from the archives;
Albino County, October 20, 2009–Drill Instructor Boots Anderson slips quietly into barracks #3724 five minutes before Reveille on a cool Texas morning. The humidity is 68%, the pressure is 30.05 inches, the dew point is 56 degrees, and the 100 felines at the Albino County Rat Army Boot Camp are blissfully sleeping in the calm before the storm.
Anderson scowls at the mess, the random hairballs, the shredded up bunks, the tipped over litter boxes, the complete lack of military grade standards of cleanliness and ambiance, “as though a tornado hit the freaking place during the long hours between taps and dawn,” he muses poetically.
And then it hits. Anderson slings the open, CinchSak (R) 39-gallon lawn and leaf bag of empty cat food cans against the wall. Two hundred eyes pop open, one hundred pairs of ears go back, growls, snarls echo throughout the austere structure. Manx cats comprise company 816, so the denizens can’t turn tail and run, opting for caterwauling instead, the kind that makes Anderson’s skin crawl as though he’s covered in fire ants, the nasty buggers.
“Atten-HUH,” bellows Anderson, though it does little good. He hates himself when he resorts to trickery, but the corps demands it or Manx Company is not going to be wearing cat’s pajamas on graduation day. So, he puts a smile in his voice when he utters the disgusting words, “Food Time! Would my pretty little kitties like an itty bitty ditty bad of treats?”
The cats assemble smartly in the long center aisle between the rows of bunks. Their bearing is is straight and true like those perfectly posed goddess-style cats in art from ancient Egypt.
“So you’re not a lost cause after all, you lousy, good-for-nothing curs, you miserable excuses for ratters, you sloppy-as-dogs critters, you alleyway varmints. You Siamese.” He adds that for good measure, knowing it’s a low thing to say to a Manx.
At this moment (05:25 central), the emergency doors at the far end of the building are kicked open and the Feds, damn their lousy timing, crash into the room with assault rifles, mace, snarling dogs straining on leashes, and enough spotlights to make the cats’ eyes look like his chaotic collection of old marbles before his brother lost them to Dexter Smith in the school yard before the cat got his tongue.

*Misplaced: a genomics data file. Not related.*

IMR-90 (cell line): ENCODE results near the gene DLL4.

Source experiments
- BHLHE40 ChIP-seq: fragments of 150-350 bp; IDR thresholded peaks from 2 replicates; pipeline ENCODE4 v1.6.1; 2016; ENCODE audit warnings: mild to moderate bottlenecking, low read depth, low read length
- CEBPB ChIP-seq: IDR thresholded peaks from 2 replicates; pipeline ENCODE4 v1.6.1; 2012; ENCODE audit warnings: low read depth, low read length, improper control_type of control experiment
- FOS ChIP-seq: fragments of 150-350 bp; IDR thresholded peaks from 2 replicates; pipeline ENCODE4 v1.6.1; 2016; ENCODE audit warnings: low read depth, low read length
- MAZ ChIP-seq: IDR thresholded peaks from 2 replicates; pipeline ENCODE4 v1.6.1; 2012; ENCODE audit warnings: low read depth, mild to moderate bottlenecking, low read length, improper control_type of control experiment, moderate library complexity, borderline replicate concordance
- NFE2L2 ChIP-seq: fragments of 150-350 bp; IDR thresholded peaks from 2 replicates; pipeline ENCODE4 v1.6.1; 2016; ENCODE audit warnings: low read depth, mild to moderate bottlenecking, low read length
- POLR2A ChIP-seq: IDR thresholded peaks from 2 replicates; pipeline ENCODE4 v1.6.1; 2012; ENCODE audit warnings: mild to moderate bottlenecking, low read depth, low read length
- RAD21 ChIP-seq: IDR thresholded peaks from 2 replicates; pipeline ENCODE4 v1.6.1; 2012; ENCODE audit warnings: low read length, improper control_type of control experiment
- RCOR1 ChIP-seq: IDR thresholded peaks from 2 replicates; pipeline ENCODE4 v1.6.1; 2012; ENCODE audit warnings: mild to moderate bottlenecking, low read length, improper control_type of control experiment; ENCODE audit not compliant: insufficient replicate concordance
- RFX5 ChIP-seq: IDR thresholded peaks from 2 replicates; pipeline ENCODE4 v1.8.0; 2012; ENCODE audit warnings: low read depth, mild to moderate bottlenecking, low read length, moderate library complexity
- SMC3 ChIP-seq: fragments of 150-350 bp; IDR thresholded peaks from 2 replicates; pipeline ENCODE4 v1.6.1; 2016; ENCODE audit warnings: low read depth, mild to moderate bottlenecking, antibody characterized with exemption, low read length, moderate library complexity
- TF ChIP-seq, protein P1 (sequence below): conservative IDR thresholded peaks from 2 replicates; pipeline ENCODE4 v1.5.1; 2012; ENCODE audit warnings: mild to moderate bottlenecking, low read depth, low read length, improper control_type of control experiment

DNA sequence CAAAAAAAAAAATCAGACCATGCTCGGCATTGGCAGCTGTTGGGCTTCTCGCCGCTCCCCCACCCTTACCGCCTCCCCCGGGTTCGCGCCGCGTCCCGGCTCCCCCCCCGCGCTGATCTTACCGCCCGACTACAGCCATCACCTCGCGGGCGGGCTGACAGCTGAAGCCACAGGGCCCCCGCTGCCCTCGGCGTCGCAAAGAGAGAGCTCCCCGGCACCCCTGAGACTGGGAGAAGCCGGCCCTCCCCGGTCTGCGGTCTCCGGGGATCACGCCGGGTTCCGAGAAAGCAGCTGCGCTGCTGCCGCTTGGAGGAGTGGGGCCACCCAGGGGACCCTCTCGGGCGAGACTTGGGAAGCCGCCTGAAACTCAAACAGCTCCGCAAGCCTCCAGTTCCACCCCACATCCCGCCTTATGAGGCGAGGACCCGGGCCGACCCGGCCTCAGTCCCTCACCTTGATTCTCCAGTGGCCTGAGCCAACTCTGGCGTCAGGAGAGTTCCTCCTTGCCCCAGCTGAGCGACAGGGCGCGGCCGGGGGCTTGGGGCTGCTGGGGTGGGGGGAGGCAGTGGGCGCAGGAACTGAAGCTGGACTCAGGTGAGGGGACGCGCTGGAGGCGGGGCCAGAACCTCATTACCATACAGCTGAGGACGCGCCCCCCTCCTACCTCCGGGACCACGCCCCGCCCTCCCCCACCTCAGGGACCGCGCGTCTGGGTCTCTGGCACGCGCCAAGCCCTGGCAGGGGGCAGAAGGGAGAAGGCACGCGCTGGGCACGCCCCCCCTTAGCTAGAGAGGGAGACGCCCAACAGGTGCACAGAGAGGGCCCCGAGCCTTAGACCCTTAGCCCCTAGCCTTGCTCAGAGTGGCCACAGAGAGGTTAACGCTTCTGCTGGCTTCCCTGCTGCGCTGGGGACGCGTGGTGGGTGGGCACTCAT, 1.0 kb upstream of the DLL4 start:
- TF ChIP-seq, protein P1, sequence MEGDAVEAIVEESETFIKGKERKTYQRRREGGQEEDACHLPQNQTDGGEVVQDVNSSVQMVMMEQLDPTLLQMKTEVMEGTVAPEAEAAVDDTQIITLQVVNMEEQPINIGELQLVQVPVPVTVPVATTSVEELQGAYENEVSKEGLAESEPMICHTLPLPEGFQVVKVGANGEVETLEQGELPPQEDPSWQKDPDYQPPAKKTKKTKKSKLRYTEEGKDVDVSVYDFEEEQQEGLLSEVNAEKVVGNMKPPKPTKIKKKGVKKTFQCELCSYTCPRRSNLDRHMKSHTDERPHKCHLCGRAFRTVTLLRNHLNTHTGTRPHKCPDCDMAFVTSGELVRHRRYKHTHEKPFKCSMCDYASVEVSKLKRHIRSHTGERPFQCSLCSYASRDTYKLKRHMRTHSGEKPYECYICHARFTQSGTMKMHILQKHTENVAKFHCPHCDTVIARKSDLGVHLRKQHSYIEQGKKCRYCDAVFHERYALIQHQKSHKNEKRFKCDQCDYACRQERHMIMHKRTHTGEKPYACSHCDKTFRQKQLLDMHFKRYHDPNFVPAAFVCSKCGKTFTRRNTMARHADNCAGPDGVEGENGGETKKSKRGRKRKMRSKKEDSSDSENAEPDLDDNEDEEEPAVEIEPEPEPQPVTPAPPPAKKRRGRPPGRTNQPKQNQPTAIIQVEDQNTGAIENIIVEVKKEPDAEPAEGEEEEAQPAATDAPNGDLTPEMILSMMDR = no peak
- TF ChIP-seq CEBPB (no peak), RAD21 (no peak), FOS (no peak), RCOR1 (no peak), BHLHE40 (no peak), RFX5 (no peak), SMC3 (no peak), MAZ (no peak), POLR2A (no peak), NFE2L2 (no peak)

“General Mark Sirius, Homeland Security SWAT Tsar,” shouts the dog-eared fat officer who rolls into the room like like a basset on a acid.
“Are you serious?” yells Anderson.
“If you don’t believe me, read my name tag, you wussie cat lover. We’re shutting down this operation until we sort through the litter and totally understand what kind of shit you people are into in this county.”
“Do you have a warrant?”
“Warrant, why would I need a warrant when I’ve got guns, dogs, mace and the Patriot Act backing me up? Stand down, I say, for Mark Sirius is sitting in the cat bird seat today.”
“It’s a little late for that, General, the cats bugged out when you busted in,” says Anderson.
“What the hell?” Sirius doesn’t look like a cute doggy in the window now. “How did they manage that?”
“Training, General, plus they got those little cat feet; they slipped out like fog.”
“Cats or no cats, we’re shutting you down. For one thing, it just ain’t right, even in Texas. I know what you’re thinking, Anderson. You’re thinking all we do at Homeland Security is make life difficult for honest, everyday people. Not by a long shot. We’ve been studying cats, from cat dancing to catamounts to catacombs.”
“So what,” says Anderson, grinning like a Cheshire cat that’s starting to fade into the woodwork.
“I’ll tell you what, mister smiley face, you organize cats, you gotta a catastrophe. You think you can control them, but you can’t. You whistle and they keep on disobeying your commands, telling secrets, spying, sneaking in under the radar. That’s just anarchy, the kind of cat’s cradle trap our enemies are waiting for us to get our fat paws stuck in while our pants are down.”
Sirius is stoked like a cat on a hot tin roof, but he’s not wagging his tail now because Anderson has faded away into the Texas morning, a morning when the winds are gusting to 23 mph, a morning when the old general should head to the dog house early and hang his head while his masters tell him Sirius is a bad puppy for not putting all those cats in a great big hat and bringing in for questioning.
Anderson laughs from a nearby tree. Once the FEDs leave, it will be back to business as usual. All he has to do is open a can of tuna and the troops will pass in review, soon, if not smartly, the sorry flea-bitten strays.